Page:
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Price freeze to follow 2009 property bonanza

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18:06 CET+01:00
Analysts expect a slowdown in the Swedish residential property market in 2010 following a year in which apartment prices rose by 20 percent amid record low interest rates.

December saw a cool-off in the market as apartment prices came to a standstill and house prices dropped by one percent, according to figures released by property market statistics firm Mäklarstatistik.

Viewed as a whole, however, 2009 proved a bumper year for real estate agents as the price of apartments leaped by 20 percent and house prices saw a 10 percent increase despite a global and national economic crisis.

"The property market has recovered to a much greater extent than most analysts expected despite a difficult economic downturn and rising unemployment," Peeter Pütsep, CEO of the Svensk Fastighetsförmedling estate agency, told TT.

"This can be explained by major interest rate cuts; it really took off when the Riksbank announced in June that interest rates would remain at the record level for a long time."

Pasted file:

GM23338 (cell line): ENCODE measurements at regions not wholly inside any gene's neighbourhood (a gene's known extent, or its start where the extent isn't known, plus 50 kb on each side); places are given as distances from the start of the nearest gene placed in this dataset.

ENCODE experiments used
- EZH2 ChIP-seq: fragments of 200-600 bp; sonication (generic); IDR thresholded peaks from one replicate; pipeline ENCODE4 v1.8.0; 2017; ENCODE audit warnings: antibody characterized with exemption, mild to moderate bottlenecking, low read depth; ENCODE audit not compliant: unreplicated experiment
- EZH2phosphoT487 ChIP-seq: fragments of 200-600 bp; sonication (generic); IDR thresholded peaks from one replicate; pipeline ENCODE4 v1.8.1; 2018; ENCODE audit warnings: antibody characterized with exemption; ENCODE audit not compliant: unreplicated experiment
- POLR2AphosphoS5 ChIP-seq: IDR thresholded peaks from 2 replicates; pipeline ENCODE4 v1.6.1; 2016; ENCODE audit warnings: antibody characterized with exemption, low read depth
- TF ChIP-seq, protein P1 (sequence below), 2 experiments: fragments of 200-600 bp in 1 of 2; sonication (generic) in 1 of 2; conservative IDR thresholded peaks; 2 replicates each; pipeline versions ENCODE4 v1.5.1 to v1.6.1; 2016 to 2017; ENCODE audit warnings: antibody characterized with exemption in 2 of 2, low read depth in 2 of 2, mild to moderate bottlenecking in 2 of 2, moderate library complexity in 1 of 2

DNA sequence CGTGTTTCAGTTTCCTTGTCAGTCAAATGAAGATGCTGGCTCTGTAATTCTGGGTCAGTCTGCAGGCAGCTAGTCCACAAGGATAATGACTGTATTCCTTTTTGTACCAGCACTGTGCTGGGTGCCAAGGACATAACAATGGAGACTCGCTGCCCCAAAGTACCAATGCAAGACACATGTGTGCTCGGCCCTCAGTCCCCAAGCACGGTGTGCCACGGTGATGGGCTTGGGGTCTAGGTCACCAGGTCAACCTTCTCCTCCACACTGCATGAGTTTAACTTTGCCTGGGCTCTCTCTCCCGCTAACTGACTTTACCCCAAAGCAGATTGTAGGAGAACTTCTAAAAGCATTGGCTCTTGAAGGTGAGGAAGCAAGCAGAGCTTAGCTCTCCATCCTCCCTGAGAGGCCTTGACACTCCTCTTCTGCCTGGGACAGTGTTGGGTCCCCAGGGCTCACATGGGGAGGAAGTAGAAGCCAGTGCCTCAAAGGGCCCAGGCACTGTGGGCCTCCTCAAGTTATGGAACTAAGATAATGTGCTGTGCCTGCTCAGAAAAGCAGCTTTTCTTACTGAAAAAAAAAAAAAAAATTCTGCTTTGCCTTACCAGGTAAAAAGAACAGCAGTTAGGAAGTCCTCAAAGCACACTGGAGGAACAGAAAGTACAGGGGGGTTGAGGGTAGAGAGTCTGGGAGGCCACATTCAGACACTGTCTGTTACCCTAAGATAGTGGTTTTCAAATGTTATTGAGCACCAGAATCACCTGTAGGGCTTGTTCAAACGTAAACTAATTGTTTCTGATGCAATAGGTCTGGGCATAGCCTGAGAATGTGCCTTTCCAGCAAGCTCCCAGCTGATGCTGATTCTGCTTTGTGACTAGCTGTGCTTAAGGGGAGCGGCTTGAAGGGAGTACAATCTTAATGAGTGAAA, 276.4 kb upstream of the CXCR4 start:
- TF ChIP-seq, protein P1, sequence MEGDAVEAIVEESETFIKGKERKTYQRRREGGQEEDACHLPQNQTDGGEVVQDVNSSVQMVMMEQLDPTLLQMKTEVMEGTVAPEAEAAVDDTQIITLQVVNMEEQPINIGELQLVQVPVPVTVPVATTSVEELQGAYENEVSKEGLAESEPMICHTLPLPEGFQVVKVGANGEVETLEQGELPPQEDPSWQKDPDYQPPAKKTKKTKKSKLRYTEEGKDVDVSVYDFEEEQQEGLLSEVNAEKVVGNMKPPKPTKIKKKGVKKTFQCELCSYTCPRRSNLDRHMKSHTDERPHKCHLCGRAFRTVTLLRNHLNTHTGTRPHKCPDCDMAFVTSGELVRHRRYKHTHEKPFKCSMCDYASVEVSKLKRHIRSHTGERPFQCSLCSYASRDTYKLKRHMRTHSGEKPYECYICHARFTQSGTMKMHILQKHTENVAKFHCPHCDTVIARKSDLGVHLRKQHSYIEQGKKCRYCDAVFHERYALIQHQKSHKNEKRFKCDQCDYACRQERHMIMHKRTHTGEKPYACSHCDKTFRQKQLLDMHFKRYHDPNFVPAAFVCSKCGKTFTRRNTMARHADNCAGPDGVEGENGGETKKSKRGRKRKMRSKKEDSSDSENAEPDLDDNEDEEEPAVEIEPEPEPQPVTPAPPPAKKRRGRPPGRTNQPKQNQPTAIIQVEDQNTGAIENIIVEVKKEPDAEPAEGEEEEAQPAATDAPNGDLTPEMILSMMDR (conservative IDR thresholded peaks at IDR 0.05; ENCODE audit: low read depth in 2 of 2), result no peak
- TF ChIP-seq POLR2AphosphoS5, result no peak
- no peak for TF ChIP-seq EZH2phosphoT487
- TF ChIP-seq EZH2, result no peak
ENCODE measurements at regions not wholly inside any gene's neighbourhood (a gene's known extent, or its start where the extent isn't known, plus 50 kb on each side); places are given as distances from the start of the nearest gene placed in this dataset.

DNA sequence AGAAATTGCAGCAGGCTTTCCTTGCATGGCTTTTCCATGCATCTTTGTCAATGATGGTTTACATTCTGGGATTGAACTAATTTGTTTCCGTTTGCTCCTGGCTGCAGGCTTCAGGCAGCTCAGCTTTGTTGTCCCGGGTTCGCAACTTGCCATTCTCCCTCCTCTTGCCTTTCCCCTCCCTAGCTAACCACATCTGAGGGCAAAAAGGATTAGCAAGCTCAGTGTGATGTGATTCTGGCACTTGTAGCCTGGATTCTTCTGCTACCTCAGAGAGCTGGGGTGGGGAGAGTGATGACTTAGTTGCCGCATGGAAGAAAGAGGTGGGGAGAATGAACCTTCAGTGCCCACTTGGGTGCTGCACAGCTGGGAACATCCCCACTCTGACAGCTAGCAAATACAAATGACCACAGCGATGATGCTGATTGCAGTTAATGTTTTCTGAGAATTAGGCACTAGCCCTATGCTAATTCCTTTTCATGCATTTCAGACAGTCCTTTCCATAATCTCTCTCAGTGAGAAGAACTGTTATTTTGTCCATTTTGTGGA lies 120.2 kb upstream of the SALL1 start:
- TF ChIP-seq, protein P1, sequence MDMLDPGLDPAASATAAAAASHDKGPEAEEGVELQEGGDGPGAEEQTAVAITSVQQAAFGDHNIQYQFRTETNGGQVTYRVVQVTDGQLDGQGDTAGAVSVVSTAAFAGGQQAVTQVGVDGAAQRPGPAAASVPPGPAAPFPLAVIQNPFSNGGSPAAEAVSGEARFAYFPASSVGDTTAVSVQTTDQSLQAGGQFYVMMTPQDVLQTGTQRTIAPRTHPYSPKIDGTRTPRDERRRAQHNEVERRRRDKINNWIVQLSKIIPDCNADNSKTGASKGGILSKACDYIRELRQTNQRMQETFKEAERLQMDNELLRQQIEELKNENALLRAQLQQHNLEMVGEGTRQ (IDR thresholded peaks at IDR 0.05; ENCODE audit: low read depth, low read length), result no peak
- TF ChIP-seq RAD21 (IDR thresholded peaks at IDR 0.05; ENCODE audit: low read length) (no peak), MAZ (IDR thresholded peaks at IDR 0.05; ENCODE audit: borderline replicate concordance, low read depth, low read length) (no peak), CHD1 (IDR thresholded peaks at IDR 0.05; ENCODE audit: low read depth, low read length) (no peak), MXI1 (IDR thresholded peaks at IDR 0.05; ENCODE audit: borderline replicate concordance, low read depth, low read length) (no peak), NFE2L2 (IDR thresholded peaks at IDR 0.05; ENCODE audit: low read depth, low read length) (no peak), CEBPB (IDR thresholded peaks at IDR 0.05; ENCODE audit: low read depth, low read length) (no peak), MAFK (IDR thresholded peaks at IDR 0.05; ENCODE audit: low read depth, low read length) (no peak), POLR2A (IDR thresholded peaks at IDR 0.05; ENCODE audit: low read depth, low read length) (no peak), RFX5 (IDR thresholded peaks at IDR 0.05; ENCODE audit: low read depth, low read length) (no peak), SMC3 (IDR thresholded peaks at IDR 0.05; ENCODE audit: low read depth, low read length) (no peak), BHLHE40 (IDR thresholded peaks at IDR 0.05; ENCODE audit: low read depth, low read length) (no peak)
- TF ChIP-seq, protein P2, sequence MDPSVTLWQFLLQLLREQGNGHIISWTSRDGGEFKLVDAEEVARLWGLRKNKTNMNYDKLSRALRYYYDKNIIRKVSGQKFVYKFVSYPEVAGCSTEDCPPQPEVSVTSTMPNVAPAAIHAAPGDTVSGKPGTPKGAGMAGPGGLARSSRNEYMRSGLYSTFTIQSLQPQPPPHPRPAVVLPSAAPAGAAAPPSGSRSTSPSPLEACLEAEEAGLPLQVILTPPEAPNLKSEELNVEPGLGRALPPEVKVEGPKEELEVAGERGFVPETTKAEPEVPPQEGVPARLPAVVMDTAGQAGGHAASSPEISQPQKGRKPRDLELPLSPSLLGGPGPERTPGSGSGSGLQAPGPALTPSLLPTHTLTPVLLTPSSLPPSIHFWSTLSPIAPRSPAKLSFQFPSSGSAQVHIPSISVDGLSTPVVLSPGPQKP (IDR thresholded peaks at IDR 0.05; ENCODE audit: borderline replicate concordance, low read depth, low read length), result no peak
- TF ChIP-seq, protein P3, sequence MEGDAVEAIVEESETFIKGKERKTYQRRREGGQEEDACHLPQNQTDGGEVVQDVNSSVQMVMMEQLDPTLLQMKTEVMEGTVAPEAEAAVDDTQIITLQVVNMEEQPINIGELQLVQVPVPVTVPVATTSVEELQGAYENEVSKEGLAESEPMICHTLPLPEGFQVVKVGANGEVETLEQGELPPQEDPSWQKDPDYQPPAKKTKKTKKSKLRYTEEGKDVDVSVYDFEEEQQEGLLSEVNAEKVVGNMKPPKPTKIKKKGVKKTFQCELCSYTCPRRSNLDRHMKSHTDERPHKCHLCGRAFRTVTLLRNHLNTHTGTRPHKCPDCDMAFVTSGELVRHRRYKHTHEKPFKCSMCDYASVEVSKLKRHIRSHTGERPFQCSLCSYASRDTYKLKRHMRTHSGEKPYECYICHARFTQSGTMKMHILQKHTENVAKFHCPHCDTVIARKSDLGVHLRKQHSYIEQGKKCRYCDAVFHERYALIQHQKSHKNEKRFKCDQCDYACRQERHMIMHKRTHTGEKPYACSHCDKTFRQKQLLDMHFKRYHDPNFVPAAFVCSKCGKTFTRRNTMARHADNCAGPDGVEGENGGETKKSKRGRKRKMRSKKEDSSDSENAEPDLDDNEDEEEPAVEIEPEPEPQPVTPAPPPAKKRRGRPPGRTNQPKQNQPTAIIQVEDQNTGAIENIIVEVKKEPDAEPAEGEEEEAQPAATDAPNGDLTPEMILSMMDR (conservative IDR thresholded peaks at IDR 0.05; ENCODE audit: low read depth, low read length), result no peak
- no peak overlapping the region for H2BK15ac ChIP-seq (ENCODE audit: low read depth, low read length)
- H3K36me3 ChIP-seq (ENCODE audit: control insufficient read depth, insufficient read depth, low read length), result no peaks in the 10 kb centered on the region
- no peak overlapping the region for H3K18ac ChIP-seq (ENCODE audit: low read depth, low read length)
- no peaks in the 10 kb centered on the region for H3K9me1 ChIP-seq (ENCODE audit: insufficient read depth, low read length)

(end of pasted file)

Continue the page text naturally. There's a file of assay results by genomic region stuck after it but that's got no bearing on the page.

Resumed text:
Pütsep said prices had returned to pre-crisis levels in much of the country, though areas hit by high unemployment had seen a drop in property prices.

In the major cities, apartments sold like hotcakes in 2009, with several properties in Stockholm's fashionable Östermalm district selling for more than 100,000 kronor ($14,000) per square metre.

But smaller cities like Kalmar, Lund and Luleå also caught the price hike bug, with apartment prices up 30 percent on the previous year.

A period of rapid growth tailed off at end of the year, however, with prices stabilizing across the country in the last three months of 2009.

"I think this year we're going to see a less dramatic price development, with just marginal changes. But that's supposing the property market isn't hit by increased insecurity about the economy or spectacular tax proposals in the election campaign," said Pütsep.

"And even if the Riksbank does gradually raise interest rates, it's likely to happen in a series of small steps, which shouldn't really have a major impact on the property market," he added.

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